The rest of the bike’s bodywork is sleek and well-proportioned. The rear of the machine has been made to look bulkier than a naked machine thanks to the generously dimensioned, detachable, and colour matched panniers that come as standard on the bike. It’s great that Honda has included proper luggage in the price of the NT1100 rather than expecting new owners to reach for the accessories catalogue, and we’d love to see other manufacturers doing the same.

positively glued to the road
The bike feels positively glued to the road through the twisties

With the cosmetics suitably judged, it’s time to see how the bike feels from the rider’s perspective and straightaway it’s a happy place to be. At its most basic, the NT1100 is an Africa Twin with 17” wheels at both ends, and that’s pretty much what it feels like. The seat and rear of the 20l tank are narrow in profile thanks to that slimline Africa Twin frame.

The reach to the wide-set, rubber-mounted bars feels very natural, and the seating position is canted forwards by some 10 degrees compared to the Africa Twin to aid control. And the seat? Well, there’s a full 74mm of padding in there. And with an 820mm seat height, the bike is a long way from the basketball player dimensions needed to flat foot the early Adventure Sports models.

As for the rest of the cockpit, then it’s a case of same-same with the NT1100 as it is for its adventurous brother. There’s a 6.6” TFT screen sitting above a secondary smaller LCD display that indicates speed and gear, with three different levels of information selectable.

This takes us to the one area that we would gladly not have seen carried over from the Africa Twin, the left-hand switchgear which is arguably the most cluttered in the motorcycle world. The 15 or so buttons and knobs compete for your attention even when you are just trying to indicate. As an owner, you would get used to it, but as an occasional rider, I’m not a fan of Honda’s left bar controls layout.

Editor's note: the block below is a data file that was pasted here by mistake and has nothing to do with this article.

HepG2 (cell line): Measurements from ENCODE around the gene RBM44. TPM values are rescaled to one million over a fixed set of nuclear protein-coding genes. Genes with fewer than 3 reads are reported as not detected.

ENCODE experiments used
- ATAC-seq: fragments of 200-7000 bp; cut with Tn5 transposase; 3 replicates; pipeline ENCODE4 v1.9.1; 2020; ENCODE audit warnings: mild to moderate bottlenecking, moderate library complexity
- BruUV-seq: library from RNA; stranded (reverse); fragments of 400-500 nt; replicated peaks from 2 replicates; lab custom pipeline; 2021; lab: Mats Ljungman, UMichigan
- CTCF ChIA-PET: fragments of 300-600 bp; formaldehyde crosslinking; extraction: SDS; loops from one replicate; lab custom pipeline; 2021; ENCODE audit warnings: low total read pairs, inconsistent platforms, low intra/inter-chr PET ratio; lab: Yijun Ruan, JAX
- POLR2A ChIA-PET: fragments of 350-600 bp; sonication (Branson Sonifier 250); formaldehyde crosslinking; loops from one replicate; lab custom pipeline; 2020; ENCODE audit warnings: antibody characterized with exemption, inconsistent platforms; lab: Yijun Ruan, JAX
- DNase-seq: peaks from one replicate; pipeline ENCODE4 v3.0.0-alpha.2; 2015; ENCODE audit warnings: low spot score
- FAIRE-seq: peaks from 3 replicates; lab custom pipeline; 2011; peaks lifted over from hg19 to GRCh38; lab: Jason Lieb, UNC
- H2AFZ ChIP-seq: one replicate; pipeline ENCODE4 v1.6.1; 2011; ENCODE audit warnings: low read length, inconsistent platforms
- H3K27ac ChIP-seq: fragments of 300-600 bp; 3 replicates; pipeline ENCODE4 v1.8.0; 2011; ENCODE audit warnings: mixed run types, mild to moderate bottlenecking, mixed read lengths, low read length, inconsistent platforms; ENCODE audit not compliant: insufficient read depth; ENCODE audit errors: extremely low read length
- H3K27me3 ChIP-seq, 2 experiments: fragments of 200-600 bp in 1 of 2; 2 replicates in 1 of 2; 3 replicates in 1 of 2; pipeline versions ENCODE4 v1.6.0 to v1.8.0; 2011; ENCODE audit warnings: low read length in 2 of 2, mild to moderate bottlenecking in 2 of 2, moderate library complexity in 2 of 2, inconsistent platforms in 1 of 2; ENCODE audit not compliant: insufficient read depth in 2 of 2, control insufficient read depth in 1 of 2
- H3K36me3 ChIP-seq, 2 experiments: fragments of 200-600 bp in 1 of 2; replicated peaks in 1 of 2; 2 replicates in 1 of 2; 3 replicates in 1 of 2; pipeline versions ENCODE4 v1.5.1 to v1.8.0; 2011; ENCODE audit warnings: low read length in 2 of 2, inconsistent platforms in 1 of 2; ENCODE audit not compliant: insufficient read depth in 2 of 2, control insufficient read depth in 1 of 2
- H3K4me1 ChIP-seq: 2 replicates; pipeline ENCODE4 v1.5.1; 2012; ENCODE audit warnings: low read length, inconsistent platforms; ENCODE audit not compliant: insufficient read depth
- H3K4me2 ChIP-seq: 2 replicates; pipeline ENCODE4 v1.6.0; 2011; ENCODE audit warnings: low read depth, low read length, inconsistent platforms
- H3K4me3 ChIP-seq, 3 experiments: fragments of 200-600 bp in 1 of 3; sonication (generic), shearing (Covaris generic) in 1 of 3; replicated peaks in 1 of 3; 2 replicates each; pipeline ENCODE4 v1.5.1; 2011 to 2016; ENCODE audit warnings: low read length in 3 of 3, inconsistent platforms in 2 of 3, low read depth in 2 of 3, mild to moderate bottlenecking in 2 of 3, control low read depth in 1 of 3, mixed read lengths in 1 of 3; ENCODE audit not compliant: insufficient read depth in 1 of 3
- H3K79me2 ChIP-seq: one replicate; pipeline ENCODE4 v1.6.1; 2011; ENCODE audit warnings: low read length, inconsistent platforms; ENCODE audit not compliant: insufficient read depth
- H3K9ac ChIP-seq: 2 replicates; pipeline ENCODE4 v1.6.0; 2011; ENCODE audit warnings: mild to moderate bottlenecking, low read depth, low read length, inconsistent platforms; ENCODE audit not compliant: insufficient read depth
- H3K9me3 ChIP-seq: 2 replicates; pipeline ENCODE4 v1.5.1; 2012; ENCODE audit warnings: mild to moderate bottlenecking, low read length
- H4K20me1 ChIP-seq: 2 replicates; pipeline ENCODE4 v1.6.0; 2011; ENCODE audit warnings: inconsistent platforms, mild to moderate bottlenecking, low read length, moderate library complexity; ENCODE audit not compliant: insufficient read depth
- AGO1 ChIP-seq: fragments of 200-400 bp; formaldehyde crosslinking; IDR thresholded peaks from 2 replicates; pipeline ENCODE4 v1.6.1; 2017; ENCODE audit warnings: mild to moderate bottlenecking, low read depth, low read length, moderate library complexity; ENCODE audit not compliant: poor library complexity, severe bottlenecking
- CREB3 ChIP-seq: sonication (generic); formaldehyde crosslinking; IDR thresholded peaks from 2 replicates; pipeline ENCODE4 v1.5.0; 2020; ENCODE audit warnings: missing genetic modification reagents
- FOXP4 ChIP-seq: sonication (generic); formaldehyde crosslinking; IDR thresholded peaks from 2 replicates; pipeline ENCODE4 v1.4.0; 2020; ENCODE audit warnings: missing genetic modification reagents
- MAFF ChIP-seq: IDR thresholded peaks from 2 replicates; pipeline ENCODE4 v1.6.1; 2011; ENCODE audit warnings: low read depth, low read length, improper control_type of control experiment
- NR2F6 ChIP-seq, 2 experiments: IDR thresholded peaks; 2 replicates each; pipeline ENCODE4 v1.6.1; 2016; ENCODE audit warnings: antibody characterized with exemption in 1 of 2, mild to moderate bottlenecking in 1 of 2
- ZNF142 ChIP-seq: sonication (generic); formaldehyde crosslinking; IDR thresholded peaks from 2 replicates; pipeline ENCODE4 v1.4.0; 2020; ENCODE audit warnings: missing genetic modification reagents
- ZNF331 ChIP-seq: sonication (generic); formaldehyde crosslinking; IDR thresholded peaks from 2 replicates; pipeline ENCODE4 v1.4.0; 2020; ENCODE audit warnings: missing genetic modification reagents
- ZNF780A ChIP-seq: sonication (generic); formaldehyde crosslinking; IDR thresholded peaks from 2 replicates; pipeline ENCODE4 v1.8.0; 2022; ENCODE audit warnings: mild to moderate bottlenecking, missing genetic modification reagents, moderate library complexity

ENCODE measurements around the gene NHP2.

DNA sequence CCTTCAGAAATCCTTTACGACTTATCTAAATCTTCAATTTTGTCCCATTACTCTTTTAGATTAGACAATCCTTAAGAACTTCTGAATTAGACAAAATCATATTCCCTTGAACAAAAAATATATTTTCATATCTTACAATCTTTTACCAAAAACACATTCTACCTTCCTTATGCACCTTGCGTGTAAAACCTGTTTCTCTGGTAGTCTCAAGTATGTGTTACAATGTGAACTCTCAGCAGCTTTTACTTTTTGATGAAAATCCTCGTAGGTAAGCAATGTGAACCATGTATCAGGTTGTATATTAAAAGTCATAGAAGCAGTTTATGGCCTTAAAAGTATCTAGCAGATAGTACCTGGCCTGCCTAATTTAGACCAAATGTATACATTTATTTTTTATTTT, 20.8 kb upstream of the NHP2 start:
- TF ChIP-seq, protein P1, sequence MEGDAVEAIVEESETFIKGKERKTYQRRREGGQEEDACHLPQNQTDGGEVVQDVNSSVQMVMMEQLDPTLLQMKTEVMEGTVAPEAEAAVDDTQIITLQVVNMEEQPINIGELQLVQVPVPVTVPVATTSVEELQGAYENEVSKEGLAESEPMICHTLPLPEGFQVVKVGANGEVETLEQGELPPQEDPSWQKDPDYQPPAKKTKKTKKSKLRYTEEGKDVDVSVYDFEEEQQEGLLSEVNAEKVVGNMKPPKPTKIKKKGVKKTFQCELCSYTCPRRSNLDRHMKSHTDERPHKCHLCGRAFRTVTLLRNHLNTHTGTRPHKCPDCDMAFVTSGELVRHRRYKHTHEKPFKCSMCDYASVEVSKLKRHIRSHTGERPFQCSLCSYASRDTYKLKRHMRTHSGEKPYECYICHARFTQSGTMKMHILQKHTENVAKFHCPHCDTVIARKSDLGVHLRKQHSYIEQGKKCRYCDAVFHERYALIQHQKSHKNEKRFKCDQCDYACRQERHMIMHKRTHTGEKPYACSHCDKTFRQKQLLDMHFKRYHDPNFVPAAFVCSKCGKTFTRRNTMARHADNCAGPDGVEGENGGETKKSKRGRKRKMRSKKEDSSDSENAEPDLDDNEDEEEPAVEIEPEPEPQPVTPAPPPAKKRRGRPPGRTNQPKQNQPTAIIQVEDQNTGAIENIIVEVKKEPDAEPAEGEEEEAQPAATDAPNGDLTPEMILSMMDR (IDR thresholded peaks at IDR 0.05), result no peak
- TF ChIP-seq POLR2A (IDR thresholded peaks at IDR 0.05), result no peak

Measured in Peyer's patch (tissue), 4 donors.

The NT1100 has two screens and three rider modes, Tour, Urban, and Rain

Leaving exploring the myriad of options available on-screen for later on, it’s time to set off for a day’s riding, and a prod of the starter brings the familiar thrum of that 1084cc, eight-valve, twin engine. The motor is almost identical to that on the Africa Twin save for a lengthened air intake and slight changes to the fuel injection which give the bike a smoother ride, and what Honda refers to as a ‘relaxed engine note’ from the NT’s redesigned end can.

The changes add up nicely and, as we cut through the morning traffic in Calafell, the bike is every bit as enjoyable as an Africa Twin as I flick through the small streets with the minimum of effort.

The bikes we’re riding are all DCT models, reflecting both Honda’s confidence in their automatic/semi-automatic gearing system and the fact that, on models that have the option, around half of buyers choose a DCT bike over a manual machine. There’s £1,000 difference between the two versions and although I’d have liked the option to try both, Honda decided not to put that on the table today.

Our route takes us swiftly out of town and up towards a motorway heading west, and with the gearbox in the somewhat relaxed Drive mode, I’m soon in top gear and accelerating up to speed with the commuters. The bike’s effortless but relatively modest 100bhp and 104Nm of torque is a joy to use, the 270-degree crank giving that familiar feel that Africa Twin owners will know well.

You can choose from manual and DCT versions

If you do want some more urgency in your ride, changing the DCT system into Sport mode holds the gears for longer between changes on the way up and changes down earlier on the way down. Or you can just flip to manual mode, with gear changes then controlled by the paddle shifts on the left side, using you thumb to change up or index finger to change down. Jeez, are you following all this? Give me a gear lever any day.